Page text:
SUMAIYYA AHMADANI STUDENT OF SINDH UNIVERSITY JAMSHORO

| Posted on 2010-10-11 | by a guest


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My last duchess speaks of duke looking at a painting on a wall. the painting is off his wife that he murdered cuz she didnt feel the same

| Posted on 2010-09-16 | by a guest


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duke is selfish but the duchess could have sat back and relaxed rather than irritating her husband ..a lesson for women in every culture, every century ,thanks browning

| Posted on 2010-09-04 | by a guest


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mylast duchess is a very confusing poem, but as you read it again and again you may realise that the duchess is considered as a flirty woman, but matbe its just out of the jealousy of the duke...it\'s my report and i\'ve learned a lot from you. thank you!
MJ

| Posted on 2010-08-24 | by a guest


.: :.

mylast duchess is a very confusing poem, but as you read it again and again you may realise that the duchess is considered as a flirty woman, but matbe its just out of the jealousy of the duke...it\'s my report and i\'ve learned a lot from you. thank you!
MJ

| Posted on 2010-08-24 | by a guest


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how dot you explain the reference \"neptune taming the sea horse thought a rarity\".it was given to us by my stupid professor mister mendoza ulaga

| Posted on 2010-08-11 | by a guest


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what does "Her mantle laps Over my lady's wrist too much" mean?
pip x

| Posted on 2010-06-12 | by a guest


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The dutchess was 14 years old when she got married to the Duke. She died at the age of 17, apparently "poisoned". As she was immature she did not know how to express her love only for her husband. She loved nature, presents she received, and everyone in the palace. Surely the Duke found it hard to understand this.

| Posted on 2010-06-06 | by a guest


.: :.

Thank you so much ppl! I am in year seven and my stupid nglish teacher- Mr Lysons has given homework that GCSE people are doing. You have helped me alot guys thanks!
Megan

| Posted on 2010-05-04 | by a guest


.: :.

Thank you so much ppl! I am in year seven and my stupid nglish teacher- Mr Lysons has given homework that GCSE people are doing. You have helped me alot guys thanks!
Megan

| Posted on 2010-05-04 | by a guest


.: :.

You guys are all so helpful!! :)
Remember the Dukes egotism - he thought he should be the only person to whom she directed her smiles and sexual attention.

| Posted on 2010-03-20 | by a guest


.: :.

. Dramatic monologue according to x A literary work which consist of a revealing one-way conversation by a character or person, usually directed to a second person or to an imaginary audience. It typically involves a critical moment of a specific situation with the speakers words unintentionally providing a revelation of his character which makes some problematic of irony. My last Duchess by Robert Browning shows that its a monologue since there is only one speaker. We see that its specifically a dramatic monologue when we start reading between the lines. We see that he unintentionally reveals that he murdered his last duchess. While the Duke is trying to make himself look favourable, he actually shows the opposite which is very Ironic.
The author uses a wise choice of words to demonstrate the reader a sense of ownership that she only belongs to him. We encounter this in line 1; Thats my last duchess painted on the wall. The first five lines reveal that the dukes wife is a beauty prize who could not be reproduced by paint and the duke takes pride over his possession. Robert Browning mentions the artist of who painted his last duchess showing the importance of his effort. A line 6-8 as well as lines 15-20 describe the uniqueness and facial expressions of the duchess, and let the reader know that only he knows her for who she was and what she looked like to him.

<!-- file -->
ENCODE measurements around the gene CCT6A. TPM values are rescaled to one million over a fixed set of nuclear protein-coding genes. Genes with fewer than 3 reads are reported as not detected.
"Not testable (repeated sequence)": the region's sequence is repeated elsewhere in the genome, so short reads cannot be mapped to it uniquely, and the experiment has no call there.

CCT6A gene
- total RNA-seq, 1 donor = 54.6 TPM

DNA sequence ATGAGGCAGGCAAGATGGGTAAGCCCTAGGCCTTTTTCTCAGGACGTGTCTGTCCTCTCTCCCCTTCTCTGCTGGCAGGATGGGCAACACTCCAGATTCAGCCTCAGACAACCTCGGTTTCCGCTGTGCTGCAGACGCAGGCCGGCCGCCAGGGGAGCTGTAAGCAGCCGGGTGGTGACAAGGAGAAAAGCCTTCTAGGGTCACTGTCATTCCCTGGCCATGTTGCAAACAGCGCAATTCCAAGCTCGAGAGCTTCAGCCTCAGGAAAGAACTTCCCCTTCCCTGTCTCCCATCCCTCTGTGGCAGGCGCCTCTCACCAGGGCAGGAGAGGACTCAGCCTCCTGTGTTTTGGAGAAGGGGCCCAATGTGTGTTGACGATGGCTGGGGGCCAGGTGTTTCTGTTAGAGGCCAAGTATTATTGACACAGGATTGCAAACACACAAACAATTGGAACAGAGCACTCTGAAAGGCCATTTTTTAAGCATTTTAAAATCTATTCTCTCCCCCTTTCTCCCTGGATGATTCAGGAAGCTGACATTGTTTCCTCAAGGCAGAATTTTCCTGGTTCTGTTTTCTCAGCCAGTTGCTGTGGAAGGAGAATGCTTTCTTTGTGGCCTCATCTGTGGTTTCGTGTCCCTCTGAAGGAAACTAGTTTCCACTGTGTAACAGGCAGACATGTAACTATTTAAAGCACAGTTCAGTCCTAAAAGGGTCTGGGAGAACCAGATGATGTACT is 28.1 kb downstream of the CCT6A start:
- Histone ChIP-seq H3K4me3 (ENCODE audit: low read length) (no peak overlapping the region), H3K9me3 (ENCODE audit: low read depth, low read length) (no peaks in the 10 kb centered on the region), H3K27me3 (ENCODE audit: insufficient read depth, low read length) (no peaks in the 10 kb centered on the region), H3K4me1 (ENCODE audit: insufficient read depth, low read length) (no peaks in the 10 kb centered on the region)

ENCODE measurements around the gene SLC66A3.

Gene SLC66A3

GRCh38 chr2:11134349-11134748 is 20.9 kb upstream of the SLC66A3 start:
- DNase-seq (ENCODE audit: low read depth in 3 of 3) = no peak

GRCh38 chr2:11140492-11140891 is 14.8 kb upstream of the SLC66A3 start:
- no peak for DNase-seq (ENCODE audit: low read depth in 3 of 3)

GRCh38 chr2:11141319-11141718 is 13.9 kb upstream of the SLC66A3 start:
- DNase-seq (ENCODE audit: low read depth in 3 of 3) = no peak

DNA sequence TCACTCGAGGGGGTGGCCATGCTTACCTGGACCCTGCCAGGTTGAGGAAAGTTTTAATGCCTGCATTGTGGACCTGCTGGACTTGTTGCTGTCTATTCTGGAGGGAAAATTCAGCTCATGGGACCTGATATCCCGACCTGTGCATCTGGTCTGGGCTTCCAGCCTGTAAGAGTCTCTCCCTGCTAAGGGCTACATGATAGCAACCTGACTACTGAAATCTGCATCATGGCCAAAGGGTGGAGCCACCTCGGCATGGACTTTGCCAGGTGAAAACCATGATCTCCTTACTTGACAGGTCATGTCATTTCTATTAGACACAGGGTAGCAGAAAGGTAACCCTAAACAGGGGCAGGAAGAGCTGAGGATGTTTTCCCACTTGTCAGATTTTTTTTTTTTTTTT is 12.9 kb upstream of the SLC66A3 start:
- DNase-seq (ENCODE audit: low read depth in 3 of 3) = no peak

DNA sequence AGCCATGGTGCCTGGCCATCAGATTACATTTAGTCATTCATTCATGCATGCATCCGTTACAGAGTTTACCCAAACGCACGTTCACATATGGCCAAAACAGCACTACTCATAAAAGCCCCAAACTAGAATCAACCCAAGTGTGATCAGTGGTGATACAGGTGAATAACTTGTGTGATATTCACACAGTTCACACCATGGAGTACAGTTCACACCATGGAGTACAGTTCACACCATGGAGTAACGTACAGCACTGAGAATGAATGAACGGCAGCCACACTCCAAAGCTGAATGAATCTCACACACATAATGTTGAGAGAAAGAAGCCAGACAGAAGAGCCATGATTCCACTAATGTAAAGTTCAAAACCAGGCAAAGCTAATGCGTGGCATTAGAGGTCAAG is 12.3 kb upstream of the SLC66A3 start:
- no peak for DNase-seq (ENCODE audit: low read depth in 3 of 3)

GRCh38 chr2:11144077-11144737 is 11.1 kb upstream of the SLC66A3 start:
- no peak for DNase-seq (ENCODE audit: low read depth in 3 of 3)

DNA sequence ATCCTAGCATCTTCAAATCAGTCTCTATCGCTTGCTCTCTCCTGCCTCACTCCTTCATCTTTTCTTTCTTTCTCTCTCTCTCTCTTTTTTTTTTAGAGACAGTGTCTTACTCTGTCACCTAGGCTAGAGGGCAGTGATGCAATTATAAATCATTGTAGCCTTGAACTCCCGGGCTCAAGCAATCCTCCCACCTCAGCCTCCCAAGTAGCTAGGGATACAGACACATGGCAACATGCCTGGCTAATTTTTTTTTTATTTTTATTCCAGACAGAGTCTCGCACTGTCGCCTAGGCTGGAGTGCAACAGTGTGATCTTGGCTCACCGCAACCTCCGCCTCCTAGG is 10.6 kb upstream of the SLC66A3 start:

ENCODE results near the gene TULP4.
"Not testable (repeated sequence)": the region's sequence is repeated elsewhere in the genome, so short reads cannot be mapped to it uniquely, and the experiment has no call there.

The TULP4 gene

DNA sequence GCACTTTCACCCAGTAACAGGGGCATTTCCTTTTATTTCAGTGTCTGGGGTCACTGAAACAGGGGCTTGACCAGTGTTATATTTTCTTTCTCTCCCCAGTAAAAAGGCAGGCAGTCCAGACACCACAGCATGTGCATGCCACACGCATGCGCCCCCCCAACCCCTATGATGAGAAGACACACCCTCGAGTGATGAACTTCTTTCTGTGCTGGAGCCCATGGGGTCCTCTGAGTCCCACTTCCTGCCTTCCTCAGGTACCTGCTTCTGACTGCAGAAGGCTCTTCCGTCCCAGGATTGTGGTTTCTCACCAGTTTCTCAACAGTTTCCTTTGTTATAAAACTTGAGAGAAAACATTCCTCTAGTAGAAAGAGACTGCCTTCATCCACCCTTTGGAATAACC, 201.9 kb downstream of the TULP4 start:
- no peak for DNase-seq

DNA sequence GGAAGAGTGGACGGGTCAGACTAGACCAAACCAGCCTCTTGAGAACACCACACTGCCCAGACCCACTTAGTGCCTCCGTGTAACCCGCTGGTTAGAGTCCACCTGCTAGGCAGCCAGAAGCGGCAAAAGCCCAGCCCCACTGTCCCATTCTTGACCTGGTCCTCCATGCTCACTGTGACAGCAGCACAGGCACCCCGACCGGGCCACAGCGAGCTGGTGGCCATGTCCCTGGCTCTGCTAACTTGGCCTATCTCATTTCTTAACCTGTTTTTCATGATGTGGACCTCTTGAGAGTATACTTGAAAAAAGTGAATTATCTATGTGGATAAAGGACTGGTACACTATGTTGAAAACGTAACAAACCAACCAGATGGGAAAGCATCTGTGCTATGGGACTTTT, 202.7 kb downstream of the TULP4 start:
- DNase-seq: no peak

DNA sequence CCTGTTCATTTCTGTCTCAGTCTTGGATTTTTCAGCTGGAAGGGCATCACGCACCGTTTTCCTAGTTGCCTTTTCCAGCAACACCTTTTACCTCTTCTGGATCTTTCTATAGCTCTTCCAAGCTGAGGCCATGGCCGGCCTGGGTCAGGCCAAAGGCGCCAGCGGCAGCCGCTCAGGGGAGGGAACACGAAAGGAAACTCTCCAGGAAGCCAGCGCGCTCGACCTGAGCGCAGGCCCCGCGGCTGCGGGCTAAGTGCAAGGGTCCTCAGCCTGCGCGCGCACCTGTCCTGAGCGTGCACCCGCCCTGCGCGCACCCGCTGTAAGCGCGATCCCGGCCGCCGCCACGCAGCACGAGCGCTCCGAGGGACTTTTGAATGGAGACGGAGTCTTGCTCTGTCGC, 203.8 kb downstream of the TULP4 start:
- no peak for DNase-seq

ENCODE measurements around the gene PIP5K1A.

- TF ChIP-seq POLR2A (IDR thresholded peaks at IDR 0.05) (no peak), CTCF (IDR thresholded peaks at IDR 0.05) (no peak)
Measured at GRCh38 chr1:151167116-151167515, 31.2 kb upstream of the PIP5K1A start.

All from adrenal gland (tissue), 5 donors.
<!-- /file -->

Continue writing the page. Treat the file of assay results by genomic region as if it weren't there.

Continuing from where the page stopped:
She had/A heart how shall I say? Too soon made glad, / too easily impressed; she liked whateer/she looked on, and her looks went everywhere. / Sir, twas all one! My favor at her breast,/ The dripping of the daylight in the West,/ The bough of cherries some officious fool/ Broke in the orchard for her, the white mule. She roe with round the terrace all and each/ Would draw from her alike the approving speech,/Or brush, at least. (Lines 21-31) tells the reader that the duchess enjoyed the simplest aspects of life such as sundown, cherries and riding her white mule. She had nothing so the tiniest things given to her made her happy. These lines also portray that he is jealous.

| Posted on 2010-03-18 | by a guest


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This poem is the proof of love between husband and wife so that poet express his deep love to his mistress and want to put dust in the eye of the society.To be escaped from his crime of killing of his mistress (mentioned in his autobiograhy)
binod

| Posted on 2010-02-05 | by a guest


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I understand the poem now, but I still need help writing my paper for it.

| Posted on 2010-01-28 | by a guest


.: :.

The Duke of Ferrara: His character is characterized by callousness, his grotesquely avarious personality. We can draw from the poem that he views his wife as a prize, whose beauty, paint could not hope to reproduce. You can also draw that he thinks his greatest gift to her was his 900 year old name (this noble title), and the wealth that comes with it.
im a 9th grader at KGS:):):)check out ma answer yo ;)
If you look at the first part you can see how he views his wife as being beautiful and tells sort of, why he wanted her as his wife. She was beautiful, kind hearted, and easy to please. But as the poem goes on there is a different twist to it. It shows how when she received these lavish gifts of his he didnt really win over her love, he wasnt special.